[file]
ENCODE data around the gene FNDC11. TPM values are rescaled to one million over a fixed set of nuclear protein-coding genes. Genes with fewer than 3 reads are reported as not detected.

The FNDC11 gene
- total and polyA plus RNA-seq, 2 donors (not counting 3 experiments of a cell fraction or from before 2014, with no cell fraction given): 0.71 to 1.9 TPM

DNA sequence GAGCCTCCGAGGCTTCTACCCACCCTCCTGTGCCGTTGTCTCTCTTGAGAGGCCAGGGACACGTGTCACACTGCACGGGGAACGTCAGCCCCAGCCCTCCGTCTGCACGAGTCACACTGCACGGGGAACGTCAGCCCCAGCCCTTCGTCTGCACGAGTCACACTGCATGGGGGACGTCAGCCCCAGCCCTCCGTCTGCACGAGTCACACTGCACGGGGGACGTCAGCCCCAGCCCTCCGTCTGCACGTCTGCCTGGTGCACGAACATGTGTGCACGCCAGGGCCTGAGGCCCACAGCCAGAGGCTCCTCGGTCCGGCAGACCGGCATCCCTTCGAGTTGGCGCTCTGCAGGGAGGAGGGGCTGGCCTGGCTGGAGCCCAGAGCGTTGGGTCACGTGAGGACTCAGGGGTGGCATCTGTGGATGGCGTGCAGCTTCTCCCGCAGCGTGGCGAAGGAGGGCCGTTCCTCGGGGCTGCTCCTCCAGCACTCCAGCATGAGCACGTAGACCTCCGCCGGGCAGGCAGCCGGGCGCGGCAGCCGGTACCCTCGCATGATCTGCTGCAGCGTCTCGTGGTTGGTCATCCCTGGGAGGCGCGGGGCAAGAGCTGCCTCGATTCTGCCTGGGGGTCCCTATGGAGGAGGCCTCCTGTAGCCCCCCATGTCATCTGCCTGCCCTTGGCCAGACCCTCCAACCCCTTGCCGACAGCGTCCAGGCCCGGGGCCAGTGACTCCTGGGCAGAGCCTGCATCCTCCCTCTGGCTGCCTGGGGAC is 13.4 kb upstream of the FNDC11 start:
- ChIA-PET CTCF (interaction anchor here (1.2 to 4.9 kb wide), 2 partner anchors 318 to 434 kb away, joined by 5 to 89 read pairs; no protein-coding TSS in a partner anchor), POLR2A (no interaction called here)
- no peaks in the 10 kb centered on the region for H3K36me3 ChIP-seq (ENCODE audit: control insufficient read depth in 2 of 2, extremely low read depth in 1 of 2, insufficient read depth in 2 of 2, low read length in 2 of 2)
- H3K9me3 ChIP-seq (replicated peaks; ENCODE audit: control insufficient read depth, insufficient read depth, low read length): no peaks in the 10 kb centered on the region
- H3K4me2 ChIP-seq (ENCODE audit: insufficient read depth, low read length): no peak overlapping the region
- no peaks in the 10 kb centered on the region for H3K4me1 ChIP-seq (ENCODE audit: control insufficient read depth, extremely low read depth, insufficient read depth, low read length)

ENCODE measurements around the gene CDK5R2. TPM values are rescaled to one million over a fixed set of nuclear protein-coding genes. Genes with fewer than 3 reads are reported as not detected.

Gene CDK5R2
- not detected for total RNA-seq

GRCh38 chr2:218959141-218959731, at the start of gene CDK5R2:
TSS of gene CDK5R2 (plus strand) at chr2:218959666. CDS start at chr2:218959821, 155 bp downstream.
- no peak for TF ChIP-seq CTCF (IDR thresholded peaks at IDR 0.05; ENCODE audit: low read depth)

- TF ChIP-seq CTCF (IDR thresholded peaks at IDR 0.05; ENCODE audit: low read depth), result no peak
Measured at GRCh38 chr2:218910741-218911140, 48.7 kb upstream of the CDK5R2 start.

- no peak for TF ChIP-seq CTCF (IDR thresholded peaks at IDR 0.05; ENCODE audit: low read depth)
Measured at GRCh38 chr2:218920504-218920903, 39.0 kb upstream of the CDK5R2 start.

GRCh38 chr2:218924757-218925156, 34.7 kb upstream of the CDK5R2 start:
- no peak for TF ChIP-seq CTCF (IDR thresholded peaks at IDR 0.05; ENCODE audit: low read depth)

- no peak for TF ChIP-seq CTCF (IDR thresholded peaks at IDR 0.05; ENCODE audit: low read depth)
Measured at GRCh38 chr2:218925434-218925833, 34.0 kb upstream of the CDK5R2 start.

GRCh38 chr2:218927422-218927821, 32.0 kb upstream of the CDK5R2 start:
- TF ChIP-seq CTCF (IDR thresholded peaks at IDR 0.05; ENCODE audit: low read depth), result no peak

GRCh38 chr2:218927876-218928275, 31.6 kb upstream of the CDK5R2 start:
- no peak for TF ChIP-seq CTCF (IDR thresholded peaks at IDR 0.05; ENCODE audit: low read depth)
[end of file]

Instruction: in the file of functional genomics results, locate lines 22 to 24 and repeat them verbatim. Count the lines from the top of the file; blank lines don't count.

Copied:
- no peak for TF ChIP-seq CTCF (IDR thresholded peaks at IDR 0.05; ENCODE audit: low read depth)
Measured at GRCh38 chr2:218925434-218925833, 34.0 kb upstream of the CDK5R2 start.

GRCh38 chr2:218927422-218927821, 32.0 kb upstream of the CDK5R2 start: